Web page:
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Credit unions, community banks and competing with fintechs

Jan 7, 2020 / Consumer Banking

At this point, it’s a cliché to predict the downfall of big banks. Forecast for years, it wasn’t until the 2008 financial crisis when cracks appeared in the business foundation. Fintechs still ranked as somewhat of a novelty and posed no threat to the established giants. Fast forward to the present—where the leading brands give some financial CEOs sleepless nights. 

Dozens of the biggest players will reach a $1 billion valuation this year, a seemingly impossible feat a generation ago. Looking at some of the top companies, it’s easy to see how their value skyrocketed so rapidly. The Collison brothers formed Stripe to help small online retailers with payments. Avant gives average folks loans and Gusto provides HR for employers with staffs of less than 100. In short, the billionaires made their buck serving those constituencies large banks might miss. In this way, they’re not unlike community banks and credit unions, whose people-first philosophy resembles that of the emerging tech giants.

Fintech’s next steps

Ironically, savvy fintechs now capitalize on their popularity to become more like big banks. Using their already substantial customer base, companies such as Robinhood are now expanding to offer additional financial services. It’s a smart move for a profitable site that first began as a commission-free brokerage. With highly engaged users, Robinhood and other fintechs like it have seen a huge chunk of assets transferred from traditional institutions—and if that continues in 2020, it will come as no surprise. After all, who wouldn’t want to consolidate on a platform they actually like to use?

Opportunity in the community

With fintech growth unstoppable, what’s a small bank or local credit union to do? Because customers seem increasingly open to alternative financial solutions, these institutions do have a chance to grab a piece of the pie. But they must focus on two major areas: global trading and digital capabilities.

Since their creation, community banks and member-owned organizations have offered many of the same services as their competitors. Yet unlike fintechs, these financial institutions have already proved their resilience. They too suffered through the financial crisis, but weathered the storm considerably better than large corporations who suffered five times the failure rate. Community banks smartly positioned themselves as behind-the-scenes partners with burgeoning tech giants such as Square, Stripe and Robinhood. 

Global is the new local

Why then hasn’t either group exploded popularity-wise in the post-recession years? Aside from the obvious technical advantage fintechs enjoy, both big banks and startups boast strong global capabilities. It may seem as though the typical credit union or community banking customer would have little to do with international transactions. But across the world, foreign payments are incredibly common—and growing. Global trading now represents an inescapable part of everyday consumer life with cross-border shopping, travel and investments conducted daily and with ease.  Small businesses now find themselves just as likely to sell to a neighbor as a stranger halfway around the globe. Even staunchly conservative portfolios may incorporate at least some foreign holdings.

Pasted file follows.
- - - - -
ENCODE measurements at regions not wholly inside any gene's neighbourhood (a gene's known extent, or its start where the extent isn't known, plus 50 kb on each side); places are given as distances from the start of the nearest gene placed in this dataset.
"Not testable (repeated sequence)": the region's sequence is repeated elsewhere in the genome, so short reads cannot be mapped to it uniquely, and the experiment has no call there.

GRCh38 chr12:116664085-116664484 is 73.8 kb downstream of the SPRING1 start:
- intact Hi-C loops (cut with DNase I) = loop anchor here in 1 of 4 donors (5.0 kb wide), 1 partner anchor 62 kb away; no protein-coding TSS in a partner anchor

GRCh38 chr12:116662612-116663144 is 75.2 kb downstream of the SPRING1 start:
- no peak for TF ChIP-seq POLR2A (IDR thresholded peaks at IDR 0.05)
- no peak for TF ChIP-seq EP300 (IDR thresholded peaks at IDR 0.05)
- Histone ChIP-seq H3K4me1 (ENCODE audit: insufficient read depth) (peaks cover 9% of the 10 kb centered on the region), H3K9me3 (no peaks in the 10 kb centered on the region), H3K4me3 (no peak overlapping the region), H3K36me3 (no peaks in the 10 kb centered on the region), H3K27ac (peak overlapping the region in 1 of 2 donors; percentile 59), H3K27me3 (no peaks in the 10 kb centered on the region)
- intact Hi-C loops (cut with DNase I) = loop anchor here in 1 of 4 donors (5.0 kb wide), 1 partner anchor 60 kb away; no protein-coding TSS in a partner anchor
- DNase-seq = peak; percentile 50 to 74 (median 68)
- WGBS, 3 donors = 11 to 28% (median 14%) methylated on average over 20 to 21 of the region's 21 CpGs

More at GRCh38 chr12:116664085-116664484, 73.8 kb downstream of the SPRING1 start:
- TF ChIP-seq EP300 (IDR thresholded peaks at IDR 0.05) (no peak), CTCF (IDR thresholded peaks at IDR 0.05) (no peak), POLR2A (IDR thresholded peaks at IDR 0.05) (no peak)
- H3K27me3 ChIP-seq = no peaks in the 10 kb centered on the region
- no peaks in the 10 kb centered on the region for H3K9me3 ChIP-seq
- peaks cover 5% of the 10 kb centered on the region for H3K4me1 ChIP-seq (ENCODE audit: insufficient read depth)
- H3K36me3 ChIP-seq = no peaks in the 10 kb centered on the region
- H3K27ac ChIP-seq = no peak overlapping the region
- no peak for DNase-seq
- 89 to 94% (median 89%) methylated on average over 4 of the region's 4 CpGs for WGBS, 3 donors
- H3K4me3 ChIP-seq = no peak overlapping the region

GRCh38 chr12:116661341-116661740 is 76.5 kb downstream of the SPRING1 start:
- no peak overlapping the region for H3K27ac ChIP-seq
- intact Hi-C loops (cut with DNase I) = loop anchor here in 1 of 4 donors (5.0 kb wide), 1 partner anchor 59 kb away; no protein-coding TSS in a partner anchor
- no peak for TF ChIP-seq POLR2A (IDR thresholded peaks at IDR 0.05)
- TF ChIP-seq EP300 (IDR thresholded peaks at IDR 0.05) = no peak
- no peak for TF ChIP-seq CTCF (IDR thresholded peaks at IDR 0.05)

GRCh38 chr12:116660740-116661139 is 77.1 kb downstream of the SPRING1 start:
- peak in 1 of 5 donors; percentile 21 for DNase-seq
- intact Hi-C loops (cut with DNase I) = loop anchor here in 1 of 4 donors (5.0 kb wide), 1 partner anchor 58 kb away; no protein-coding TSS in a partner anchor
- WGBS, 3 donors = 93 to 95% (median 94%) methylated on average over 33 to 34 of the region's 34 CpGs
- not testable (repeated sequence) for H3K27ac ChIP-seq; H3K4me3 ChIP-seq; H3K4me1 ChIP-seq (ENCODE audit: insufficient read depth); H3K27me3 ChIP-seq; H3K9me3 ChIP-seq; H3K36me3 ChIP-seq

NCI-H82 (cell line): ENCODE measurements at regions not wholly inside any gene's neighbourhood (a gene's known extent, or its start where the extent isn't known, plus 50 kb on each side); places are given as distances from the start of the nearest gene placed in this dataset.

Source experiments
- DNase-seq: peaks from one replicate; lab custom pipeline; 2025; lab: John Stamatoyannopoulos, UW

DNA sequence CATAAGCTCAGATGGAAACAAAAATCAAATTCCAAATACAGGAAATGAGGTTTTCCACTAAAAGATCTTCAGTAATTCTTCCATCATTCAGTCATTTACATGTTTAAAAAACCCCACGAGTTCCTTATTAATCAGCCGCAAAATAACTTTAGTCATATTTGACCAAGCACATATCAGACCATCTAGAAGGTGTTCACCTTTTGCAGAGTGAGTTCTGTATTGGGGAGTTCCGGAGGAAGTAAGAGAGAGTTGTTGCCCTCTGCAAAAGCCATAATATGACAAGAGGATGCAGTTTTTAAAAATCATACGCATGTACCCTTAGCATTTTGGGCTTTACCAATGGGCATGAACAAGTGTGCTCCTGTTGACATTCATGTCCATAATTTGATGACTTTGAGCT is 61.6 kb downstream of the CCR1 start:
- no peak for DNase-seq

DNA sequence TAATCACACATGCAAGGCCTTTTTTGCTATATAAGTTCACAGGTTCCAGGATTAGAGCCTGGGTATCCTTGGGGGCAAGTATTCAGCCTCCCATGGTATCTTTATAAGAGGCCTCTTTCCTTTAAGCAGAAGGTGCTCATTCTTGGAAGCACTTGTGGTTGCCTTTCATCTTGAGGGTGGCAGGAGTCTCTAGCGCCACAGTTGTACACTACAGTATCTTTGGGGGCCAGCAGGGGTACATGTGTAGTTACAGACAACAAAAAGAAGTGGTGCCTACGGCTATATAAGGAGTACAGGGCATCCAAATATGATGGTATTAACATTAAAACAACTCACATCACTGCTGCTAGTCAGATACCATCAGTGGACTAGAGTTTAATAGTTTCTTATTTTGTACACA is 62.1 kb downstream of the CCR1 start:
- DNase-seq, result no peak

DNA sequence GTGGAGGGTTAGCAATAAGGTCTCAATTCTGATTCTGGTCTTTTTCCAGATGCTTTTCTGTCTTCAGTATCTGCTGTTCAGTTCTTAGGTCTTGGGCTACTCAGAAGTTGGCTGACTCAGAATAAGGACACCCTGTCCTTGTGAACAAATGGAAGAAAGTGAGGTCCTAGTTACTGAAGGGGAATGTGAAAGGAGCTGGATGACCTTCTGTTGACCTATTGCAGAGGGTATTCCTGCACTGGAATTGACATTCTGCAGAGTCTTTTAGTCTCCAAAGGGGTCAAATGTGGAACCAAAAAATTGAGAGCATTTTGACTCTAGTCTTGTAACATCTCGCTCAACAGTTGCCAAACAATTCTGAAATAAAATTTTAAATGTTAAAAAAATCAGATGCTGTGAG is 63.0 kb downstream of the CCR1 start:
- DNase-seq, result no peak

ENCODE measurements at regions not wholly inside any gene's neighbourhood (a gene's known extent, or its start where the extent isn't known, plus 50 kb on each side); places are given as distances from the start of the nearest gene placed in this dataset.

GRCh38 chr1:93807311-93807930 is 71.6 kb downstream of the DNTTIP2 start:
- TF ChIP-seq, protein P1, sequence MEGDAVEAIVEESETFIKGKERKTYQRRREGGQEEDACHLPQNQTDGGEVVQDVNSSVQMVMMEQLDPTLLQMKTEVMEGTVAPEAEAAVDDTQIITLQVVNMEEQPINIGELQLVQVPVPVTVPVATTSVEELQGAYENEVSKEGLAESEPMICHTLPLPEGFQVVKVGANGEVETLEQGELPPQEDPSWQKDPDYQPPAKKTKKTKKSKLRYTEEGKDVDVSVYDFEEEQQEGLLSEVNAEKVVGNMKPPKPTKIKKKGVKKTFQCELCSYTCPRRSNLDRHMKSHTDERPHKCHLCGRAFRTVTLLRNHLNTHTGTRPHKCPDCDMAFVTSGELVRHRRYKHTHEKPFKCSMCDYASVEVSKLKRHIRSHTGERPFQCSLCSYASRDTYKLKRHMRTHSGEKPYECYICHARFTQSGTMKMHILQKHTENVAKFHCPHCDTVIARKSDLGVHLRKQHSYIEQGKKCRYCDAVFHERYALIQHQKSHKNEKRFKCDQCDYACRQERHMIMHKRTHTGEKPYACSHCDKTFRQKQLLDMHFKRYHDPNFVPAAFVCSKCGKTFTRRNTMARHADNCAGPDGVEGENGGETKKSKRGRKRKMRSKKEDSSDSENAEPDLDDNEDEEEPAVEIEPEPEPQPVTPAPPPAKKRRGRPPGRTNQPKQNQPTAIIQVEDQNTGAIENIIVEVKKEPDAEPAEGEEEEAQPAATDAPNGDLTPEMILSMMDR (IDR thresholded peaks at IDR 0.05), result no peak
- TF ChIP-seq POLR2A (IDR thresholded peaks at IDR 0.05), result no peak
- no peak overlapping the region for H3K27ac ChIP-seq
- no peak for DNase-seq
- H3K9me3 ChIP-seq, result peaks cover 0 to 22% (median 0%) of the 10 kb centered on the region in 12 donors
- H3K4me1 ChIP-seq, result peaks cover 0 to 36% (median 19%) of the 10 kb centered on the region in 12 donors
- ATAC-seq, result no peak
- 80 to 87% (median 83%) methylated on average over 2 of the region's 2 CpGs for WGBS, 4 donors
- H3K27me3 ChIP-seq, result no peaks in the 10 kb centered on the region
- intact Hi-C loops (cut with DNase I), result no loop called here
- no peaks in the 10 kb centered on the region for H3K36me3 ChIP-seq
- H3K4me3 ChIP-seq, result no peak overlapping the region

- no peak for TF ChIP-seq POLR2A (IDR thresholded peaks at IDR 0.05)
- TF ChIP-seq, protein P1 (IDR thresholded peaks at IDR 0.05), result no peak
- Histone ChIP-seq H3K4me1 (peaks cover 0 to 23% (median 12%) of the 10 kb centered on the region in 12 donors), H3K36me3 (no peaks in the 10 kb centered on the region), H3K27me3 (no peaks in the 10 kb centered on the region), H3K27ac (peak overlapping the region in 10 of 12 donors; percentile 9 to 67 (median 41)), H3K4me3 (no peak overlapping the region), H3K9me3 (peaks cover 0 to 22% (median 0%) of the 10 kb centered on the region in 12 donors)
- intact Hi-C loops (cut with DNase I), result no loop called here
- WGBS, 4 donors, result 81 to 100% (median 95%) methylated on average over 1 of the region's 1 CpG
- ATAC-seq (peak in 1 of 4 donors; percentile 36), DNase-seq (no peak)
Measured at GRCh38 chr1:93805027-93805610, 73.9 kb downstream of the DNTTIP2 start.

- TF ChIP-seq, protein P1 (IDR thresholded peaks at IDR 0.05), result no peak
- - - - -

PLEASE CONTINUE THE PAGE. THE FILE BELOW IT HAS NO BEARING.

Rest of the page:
Parting shot: A crucial case for innovation

Enabling global trades on a seamless digital scale is one of the best methods for community banks and credit unions to expand their value and ensure continued relevance. Because the requirements to facilitate international transactions make for a long list, bigger banks have long dominated the practice. Tackling complex regulatory environments and infrastructure not only proves intimidating but also downright impossible for those that lack endless capital for such investments. But today’s Amazon-accustomed customers used to one-click capabilities—might find themselves less than patient with those who cling to telephone or branch-only transactions. 

In fact, while customers prefer community banks and credit unions for their personalization and customer service, they flock to big banks for their digital capabilities. This makes it all the more urgent for smaller operations to expand. Consumers have fickle loyalties, and while these institutions may have a current advantage, their hold is tenuous at best.

Even as big banks pour billions into digital upgrades, smaller organizations can forge an easy path forward by partnering with established services to offer competitive global banking functions. Not only does this save money, but it also allows institutions to launch new services quickly and recapture customers performing these transactions elsewhere.

That established: As fintechs expand their influence and increase market share, innovation represents more than a path to success—it’s the one and only road to survival. Yet adopted and put into action, innovation made visible transcends all clichés of downfall: giving rise to an undeniable upswing.

Stephen Kuhl, CFA, is responsible for financial institutions and strategic partnerships for Western Union Business Solutions, including the portfolio of community banks, credit unions and their affiliated universities across the United States.